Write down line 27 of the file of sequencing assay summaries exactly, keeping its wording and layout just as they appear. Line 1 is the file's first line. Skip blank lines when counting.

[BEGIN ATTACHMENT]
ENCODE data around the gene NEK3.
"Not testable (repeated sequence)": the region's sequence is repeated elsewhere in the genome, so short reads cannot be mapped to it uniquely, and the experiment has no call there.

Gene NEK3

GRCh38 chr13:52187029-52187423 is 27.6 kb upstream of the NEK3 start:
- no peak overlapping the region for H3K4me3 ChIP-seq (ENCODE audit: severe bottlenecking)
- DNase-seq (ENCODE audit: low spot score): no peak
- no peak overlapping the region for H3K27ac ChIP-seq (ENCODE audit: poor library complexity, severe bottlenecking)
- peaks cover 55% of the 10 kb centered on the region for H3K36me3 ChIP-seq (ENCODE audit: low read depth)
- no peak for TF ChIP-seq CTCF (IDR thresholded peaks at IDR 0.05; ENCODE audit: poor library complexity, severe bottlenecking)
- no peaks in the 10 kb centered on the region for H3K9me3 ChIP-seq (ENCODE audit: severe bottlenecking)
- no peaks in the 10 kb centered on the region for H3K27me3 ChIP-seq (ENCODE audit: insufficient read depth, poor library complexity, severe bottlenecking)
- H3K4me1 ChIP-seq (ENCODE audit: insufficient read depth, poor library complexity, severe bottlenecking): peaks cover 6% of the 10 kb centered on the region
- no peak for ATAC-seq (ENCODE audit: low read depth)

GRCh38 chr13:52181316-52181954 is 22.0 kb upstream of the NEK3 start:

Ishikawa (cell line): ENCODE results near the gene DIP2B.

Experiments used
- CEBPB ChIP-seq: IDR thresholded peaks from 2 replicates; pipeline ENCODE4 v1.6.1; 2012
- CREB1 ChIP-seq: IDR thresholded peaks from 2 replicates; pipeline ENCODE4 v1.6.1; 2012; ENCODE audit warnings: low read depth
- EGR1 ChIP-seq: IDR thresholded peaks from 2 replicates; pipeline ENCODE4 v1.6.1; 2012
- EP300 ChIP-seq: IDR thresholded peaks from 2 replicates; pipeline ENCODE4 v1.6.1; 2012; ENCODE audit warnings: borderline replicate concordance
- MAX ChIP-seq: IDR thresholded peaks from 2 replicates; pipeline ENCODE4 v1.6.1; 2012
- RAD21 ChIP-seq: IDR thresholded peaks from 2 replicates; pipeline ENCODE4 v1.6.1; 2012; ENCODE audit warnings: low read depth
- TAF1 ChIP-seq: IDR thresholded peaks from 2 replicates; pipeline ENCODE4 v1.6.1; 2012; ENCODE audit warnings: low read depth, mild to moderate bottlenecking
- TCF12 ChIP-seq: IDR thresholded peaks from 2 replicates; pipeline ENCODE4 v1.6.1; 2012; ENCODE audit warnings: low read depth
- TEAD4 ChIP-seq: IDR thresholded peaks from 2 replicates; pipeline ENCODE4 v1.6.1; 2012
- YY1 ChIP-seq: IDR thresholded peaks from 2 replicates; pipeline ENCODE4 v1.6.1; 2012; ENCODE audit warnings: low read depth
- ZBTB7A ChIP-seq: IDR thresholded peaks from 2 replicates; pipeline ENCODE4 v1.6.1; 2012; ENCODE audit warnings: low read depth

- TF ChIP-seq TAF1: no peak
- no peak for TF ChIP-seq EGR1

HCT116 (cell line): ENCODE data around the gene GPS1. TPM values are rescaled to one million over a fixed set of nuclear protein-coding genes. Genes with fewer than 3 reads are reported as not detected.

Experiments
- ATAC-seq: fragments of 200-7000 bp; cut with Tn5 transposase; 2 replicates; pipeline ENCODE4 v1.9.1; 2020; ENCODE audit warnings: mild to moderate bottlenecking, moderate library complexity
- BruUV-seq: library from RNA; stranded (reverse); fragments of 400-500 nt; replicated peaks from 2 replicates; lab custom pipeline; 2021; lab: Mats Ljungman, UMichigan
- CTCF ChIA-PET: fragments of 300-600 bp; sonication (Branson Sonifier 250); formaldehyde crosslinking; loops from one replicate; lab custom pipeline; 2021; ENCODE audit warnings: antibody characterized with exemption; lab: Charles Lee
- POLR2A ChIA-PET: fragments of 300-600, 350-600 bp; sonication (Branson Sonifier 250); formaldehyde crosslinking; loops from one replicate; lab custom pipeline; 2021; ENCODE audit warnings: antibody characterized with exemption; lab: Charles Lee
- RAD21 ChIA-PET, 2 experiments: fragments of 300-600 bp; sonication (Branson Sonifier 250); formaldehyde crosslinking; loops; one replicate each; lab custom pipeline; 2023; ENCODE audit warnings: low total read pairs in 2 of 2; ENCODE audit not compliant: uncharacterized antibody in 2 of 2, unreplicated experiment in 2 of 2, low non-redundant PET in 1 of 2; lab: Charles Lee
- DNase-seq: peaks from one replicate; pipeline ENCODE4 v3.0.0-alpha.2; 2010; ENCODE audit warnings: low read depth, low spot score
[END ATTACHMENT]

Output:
- ZBTB7A ChIP-seq: IDR thresholded peaks from 2 replicates; pipeline ENCODE4 v1.6.1; 2012; ENCODE audit warnings: low read depth